What kinds of patents does the pharmaceutical industry seek besides patents on the active molecule itself, and how common are these "secondary patents"? Amy Kapczynski (Yale Law), Chan Park (Medicines Patent Pool), and Bhaven Sampat (Columbia Public Health) address these questions in their new PLOS ONE article, Polymorphs and Prodrugs and Salts (Oh My!): An Empirical Analysis of "Secondary" Pharmaceutical Patents. It's a quick read (11 pages), so it is worth downloading for anyone interested in these issues.
The authors examined the 528 new molecular entities (NMEs) approved by the FDA from 1988 to 2005, which map to 1261 distinct patents in the FDA's Orange Book. They coded whether each patent had "primary" claims (i.e., claims for the chemical compound itself) and various types of "secondary" claims (which they categorized as formulation claims; method of use claims; or polymorph, isomer, prodrug, ester, salts (PIPES) claims). 64% of drugs were protected by primary claims (so over a third of drugs don't have a chemical compound claim at all!), 81% by formulation claims, 83% by method of use claims, and 51% by PIPES claims. Many of these secondary patents are "independent" secondary patents—i.e., they have no primary chemical compound claims. Only 2% of patents with primary claims were filed after FDA approval, but about 20% of independent secondary patents were filed after approval, and on average these independent secondary patents added 6-7 years of patent life (as measured from the last expiring chemical compound patent or the expiration of the regulatory exclusivity period). High sales drugs are more likely to have independent secondary patents (e.g., drugs in the top sales category are 18% more likely to have a post-approval independent secondary patent).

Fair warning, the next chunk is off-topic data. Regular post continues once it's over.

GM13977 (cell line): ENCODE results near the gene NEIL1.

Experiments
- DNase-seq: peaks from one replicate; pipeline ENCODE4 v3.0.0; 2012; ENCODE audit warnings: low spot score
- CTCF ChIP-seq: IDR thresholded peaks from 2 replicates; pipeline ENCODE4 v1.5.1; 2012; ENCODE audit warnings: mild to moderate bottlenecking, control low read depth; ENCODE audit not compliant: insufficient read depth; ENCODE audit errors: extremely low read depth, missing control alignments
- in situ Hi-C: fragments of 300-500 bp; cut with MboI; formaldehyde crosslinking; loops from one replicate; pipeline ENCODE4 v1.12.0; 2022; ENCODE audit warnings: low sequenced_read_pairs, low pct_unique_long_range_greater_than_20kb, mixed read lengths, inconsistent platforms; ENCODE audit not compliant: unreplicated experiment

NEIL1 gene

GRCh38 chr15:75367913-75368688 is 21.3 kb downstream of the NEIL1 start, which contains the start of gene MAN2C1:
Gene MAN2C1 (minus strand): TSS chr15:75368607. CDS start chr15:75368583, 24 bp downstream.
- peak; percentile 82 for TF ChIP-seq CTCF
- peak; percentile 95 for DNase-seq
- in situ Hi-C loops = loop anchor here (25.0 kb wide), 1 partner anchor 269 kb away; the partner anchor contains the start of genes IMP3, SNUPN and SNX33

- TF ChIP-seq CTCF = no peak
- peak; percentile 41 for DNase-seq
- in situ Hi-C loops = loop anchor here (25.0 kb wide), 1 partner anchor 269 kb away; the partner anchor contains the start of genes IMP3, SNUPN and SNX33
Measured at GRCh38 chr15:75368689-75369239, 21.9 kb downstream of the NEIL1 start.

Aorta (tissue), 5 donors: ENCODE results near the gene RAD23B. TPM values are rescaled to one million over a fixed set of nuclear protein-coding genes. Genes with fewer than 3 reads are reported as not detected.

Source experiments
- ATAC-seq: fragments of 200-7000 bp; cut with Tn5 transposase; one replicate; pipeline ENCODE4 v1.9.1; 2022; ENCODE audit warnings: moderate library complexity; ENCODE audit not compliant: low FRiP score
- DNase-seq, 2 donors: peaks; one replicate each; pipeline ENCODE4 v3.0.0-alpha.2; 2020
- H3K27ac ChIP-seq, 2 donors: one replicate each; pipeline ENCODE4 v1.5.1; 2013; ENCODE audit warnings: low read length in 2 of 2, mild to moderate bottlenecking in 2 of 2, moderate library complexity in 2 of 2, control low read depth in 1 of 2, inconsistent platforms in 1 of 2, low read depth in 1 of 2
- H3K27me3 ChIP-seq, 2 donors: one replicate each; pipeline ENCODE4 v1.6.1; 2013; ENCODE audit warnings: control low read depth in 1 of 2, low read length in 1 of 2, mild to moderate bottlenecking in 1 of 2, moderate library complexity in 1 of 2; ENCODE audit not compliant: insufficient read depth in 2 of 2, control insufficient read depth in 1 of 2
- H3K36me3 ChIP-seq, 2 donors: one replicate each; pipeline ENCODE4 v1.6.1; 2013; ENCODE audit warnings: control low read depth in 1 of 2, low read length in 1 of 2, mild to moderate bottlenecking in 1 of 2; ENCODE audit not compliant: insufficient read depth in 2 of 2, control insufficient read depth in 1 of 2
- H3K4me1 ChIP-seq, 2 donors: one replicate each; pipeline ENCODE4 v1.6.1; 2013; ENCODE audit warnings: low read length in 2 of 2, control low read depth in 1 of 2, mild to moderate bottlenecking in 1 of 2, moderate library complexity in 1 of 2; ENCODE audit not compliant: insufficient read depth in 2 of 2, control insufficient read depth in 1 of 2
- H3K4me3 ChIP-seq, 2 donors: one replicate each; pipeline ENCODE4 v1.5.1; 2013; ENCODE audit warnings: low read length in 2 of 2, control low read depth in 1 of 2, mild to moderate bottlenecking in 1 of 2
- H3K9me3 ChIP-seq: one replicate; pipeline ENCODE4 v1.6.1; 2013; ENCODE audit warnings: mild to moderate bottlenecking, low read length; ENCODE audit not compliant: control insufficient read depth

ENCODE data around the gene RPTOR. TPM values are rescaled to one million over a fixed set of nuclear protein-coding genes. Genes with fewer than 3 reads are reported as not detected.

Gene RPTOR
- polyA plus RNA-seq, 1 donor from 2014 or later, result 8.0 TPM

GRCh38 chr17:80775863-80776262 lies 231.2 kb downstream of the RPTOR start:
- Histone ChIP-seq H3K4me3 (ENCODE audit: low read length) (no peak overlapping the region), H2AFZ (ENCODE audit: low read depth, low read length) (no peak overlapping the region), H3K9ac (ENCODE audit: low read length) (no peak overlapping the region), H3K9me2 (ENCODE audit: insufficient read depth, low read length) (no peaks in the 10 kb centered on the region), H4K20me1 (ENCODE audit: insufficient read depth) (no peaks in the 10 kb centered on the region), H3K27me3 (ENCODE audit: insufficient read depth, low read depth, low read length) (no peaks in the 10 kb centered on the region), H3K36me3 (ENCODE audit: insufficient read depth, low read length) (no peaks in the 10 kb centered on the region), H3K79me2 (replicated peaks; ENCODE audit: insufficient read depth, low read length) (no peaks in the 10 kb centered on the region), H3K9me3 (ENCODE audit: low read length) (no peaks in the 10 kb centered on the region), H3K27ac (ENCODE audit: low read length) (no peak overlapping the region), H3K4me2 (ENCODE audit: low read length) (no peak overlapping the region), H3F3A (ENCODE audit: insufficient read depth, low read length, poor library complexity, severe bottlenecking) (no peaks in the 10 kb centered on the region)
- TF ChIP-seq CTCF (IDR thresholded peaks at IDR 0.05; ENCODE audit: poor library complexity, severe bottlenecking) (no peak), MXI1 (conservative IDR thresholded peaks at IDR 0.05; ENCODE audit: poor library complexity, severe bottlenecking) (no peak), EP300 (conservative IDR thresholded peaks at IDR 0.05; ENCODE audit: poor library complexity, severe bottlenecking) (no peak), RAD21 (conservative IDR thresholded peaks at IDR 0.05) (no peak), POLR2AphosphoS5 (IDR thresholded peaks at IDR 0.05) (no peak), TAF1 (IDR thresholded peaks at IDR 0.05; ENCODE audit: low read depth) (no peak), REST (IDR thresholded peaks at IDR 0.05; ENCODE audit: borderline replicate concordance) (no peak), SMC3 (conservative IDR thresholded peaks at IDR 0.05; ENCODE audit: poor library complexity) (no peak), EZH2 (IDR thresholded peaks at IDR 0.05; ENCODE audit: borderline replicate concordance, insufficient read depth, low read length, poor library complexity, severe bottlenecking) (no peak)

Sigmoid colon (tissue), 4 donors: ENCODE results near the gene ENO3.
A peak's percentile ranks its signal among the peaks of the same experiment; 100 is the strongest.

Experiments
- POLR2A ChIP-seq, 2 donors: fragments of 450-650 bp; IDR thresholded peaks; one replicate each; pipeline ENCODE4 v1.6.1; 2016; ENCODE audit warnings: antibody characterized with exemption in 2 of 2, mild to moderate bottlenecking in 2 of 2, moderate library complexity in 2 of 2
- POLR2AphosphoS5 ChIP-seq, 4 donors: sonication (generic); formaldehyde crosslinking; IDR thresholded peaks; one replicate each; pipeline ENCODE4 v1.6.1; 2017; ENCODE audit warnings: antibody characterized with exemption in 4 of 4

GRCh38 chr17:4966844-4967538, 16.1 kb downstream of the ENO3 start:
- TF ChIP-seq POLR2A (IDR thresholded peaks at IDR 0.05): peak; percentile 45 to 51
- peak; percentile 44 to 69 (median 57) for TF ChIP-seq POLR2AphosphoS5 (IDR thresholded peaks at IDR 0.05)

As I have discussed on this blog, previous work by Bhaven Sampat and Scott Hemphill (on leave from Columbia Law) has shown that patent challenges by generic manufacturers focus on secondary patents, suggesting that secondary patents tend to be easier to invalidate. Sampat and Hemphill have thus referred to secondary patents as "weak" patents. It may be true that secondary patents are on average easier to invalidate, but referring to them all as "weak" patents (with the associated pejorative connotations) seems to ignore the possibility that their validity is simply more uncertain, or that most are still "strong" (in the sense of being unlikely to be invalidated). It is also not obvious that current patentability doctrines for pharmaceuticals always align validity with social value. Readers, what do you think of the validity or social benefit of secondary pharmaceutical patents? (I'm genuinely curious, so comments here or over email are welcome.)
In any case, this paper is agnostic about the value of secondary patents. The authors state that they "do not attempt here to mediate between those who favor and oppose secondary patents," although they do suggest that developing countries might benefit from not allowing secondary patents (which Kapcyznski has previously argued are not required by TRIPS). But their main take-home message is the empirical point that "secondary patents are of substantial importance to the industry, and that analyses that focus only on chemical compound patents will tend to underreport both the breadth and range (term) of patent coverage in the pharmaceutical sector."